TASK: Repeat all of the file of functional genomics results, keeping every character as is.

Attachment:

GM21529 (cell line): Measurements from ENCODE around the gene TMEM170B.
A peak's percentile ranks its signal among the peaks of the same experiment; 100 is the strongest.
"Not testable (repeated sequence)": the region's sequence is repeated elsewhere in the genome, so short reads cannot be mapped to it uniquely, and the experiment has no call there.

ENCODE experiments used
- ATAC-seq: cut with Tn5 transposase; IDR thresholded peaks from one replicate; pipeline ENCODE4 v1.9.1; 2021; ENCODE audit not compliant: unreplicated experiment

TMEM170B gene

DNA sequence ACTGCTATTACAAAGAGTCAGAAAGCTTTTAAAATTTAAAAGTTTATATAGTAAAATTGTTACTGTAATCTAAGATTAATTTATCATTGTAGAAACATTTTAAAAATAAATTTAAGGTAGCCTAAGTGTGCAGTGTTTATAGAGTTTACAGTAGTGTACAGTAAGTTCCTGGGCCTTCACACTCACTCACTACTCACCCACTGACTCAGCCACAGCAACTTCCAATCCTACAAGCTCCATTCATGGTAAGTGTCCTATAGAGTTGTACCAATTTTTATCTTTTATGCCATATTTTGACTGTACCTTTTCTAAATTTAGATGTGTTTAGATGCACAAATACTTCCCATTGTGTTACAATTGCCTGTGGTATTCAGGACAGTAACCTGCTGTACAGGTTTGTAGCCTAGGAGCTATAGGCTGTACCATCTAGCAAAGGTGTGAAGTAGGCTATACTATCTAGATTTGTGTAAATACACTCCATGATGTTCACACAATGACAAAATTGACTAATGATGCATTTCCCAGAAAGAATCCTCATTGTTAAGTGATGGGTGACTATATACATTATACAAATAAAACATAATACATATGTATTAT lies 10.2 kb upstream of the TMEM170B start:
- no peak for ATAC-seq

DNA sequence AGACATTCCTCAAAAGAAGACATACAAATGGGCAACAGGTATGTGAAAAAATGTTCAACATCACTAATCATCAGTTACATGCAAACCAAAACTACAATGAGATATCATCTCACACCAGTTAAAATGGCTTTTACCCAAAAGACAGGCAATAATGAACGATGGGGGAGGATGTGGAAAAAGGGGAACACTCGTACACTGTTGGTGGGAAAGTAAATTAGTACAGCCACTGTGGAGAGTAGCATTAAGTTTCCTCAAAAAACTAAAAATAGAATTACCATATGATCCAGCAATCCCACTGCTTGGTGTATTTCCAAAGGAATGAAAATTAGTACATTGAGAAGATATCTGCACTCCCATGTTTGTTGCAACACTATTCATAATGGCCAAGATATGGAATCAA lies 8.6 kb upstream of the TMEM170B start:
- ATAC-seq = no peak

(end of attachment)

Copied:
GM21529 (cell line): Measurements from ENCODE around the gene TMEM170B.
A peak's percentile ranks its signal among the peaks of the same experiment; 100 is the strongest.
"Not testable (repeated sequence)": the region's sequence is repeated elsewhere in the genome, so short reads cannot be mapped to it uniquely, and the experiment has no call there.

ENCODE experiments used
- ATAC-seq: cut with Tn5 transposase; IDR thresholded peaks from one replicate; pipeline ENCODE4 v1.9.1; 2021; ENCODE audit not compliant: unreplicated experiment

TMEM170B gene

DNA sequence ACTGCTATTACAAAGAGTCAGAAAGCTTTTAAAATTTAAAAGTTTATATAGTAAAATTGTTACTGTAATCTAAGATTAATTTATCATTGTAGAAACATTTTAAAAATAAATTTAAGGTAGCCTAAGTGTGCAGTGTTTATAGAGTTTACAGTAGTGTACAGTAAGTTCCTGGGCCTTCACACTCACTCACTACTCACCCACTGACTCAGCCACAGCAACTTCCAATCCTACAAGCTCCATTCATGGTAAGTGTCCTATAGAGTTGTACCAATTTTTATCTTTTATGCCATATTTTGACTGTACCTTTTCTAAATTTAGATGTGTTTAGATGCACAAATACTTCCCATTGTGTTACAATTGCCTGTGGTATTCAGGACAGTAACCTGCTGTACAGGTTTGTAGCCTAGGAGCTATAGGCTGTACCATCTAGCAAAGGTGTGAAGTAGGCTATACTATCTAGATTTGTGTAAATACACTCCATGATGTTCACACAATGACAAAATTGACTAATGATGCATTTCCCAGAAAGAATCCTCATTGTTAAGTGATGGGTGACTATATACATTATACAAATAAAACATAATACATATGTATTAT lies 10.2 kb upstream of the TMEM170B start:
- no peak for ATAC-seq

DNA sequence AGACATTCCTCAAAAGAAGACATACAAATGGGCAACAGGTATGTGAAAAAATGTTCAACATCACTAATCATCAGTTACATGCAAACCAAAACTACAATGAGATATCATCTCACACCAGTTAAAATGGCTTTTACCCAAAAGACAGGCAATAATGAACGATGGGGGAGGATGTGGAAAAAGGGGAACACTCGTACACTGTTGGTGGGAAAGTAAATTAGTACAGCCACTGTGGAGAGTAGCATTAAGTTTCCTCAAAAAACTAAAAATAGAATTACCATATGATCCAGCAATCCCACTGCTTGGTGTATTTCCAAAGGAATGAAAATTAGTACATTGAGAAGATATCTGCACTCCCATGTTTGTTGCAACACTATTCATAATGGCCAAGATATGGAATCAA lies 8.6 kb upstream of the TMEM170B start:
- ATAC-seq = no peak